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S v Mazwi (A703/2007)  ZAWCHC 190 (9 May 2008)
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IN THE HIGH COURT OF SOUTH AFRICA
(CAPE OF GOOD HOPE PROVINCIAL DIVISION)
CASE NO: A703/2007
DATE: 9 MAY 2008
In the matter between:
MICHAEL VUYO MAZWI Appellant
THE STATE Respondent
 The appellant was found guilty in the Wynberg Regional Court on 14 October 2003 on one count of murder and one count of contravening section 2(1) of Act 71 of 1968 by being in possession of a dangerous weapon, namely a knife. The two counts were taken together for the purposes of sentence and the appellant was sentenced to 15 years' imprisonment. With the leave of the magistrate he now appeals against sentence.
 The deceased was one Christopher Wildschutt. He was stabbed to death at Heinz Park on 6 October 2002. On the evidence led by the State it appeared that appellant, who harbored a grudge against the deceased, attacked him without provocation in broad daylight. The deceased had been holding his infant child when appellant stole up on him and began stabbing him from behind. The deceased then laid the infant down but, according to the only witness to the crime, a 10 year old boy, appellant continued his attack upon the deceased, who was at all times unarmed. Shortly afterwards he collapsed and died later that night.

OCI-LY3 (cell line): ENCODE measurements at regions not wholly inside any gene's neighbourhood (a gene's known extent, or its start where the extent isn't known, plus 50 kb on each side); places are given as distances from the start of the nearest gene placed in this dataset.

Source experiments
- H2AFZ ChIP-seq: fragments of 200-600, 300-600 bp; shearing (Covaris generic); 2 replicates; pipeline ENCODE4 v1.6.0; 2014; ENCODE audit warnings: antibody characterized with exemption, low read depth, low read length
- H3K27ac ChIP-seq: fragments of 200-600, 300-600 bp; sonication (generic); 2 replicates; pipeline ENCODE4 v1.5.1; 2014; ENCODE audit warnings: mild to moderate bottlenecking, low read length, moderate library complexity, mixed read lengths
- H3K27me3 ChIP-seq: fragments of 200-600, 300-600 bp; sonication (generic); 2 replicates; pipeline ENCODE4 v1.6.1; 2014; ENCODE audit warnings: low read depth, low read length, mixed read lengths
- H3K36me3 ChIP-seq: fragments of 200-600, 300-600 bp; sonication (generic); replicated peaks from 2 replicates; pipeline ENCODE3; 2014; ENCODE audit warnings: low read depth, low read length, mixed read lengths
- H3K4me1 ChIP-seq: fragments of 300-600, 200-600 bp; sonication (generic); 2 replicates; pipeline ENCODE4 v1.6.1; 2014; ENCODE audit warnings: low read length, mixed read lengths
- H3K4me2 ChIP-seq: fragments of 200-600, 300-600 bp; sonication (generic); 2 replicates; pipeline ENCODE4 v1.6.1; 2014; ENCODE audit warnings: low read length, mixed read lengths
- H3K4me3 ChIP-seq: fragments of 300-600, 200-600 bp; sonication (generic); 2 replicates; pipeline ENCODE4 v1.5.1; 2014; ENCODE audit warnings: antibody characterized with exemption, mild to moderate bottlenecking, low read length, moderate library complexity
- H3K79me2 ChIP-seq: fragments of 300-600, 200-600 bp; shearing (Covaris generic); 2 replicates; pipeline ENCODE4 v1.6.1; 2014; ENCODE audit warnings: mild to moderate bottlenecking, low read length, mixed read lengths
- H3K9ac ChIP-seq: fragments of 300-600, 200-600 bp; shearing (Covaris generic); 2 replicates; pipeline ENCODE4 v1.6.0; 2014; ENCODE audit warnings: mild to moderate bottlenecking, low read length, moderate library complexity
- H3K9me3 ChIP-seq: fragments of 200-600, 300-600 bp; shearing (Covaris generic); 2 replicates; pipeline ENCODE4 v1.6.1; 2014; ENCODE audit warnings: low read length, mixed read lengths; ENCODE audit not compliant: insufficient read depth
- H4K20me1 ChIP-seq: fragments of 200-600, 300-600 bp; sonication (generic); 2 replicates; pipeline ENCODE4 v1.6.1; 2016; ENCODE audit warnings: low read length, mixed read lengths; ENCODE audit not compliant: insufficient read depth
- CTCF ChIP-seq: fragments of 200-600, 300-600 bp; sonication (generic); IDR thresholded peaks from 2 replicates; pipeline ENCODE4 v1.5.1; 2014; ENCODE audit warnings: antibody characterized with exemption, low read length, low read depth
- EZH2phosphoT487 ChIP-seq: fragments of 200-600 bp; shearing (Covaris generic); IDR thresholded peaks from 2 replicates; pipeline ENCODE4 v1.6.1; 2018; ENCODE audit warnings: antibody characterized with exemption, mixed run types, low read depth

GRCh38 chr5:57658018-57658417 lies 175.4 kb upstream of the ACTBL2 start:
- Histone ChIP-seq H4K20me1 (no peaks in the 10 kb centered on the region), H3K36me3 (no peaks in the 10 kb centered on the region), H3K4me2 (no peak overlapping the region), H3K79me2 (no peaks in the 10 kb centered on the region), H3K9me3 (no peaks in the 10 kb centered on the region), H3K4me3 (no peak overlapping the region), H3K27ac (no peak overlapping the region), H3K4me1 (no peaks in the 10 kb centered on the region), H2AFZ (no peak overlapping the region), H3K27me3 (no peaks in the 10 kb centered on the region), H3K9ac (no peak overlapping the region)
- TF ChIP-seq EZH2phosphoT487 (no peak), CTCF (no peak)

A postmortem report revealed the cause of death to be stab wounds to the back and that the deceased had sustained six stab wounds in all, two of them over the left upper arm. Of the remaining four wounds to the back, three of them severed or penetrated the aorta, left renal vein and right kidney respectively.
 Appellant admitted killing the deceased and indeed initially sought to plead guilty. He was legally represented however and his plea was changed to one of not guilty. His defence was one of self-defence in that he claimed that the deceased had attacked him with a knife which he had wrested from him and used to stab the deceased who u/ould not release him from his grip. The magistrate righttarejected the appellant's defence. What did emerge from his evidence and that of several State witnesses, however, was that some time before the incident, the exact lapse of time not being clear but being in the region of two months, the deceased had stabbed the appellant in the neck. Quite clearly, this previous incident played a role in appellant's attack upon the deceased.
 The magistrate found that the aggravating circumstances were such that they outweighed appellant's favourable personal circumstances to the extent that he could not find any substantial or compelling circumstances as envisaged in section 51(3)(a) of Act 105 of 1997. Accordingly, he sentenced appellant to the prescribed minimum term of 15 years' imprisonment.
 It appears from the record that the appellant's representative conceded that there were no substantial and compelling circumstances which would justify the Court, imposing a lesser sentence. I consider that this concession was too readily made. Appellant was a first offender, 43 years old and the father of five children aged between 13 and 2 years of age. At the time of sentence his wife was about to give birth to his sixth child. Appellant was in regular employment as a tiler earning R450 per week and was the sole breadwinner.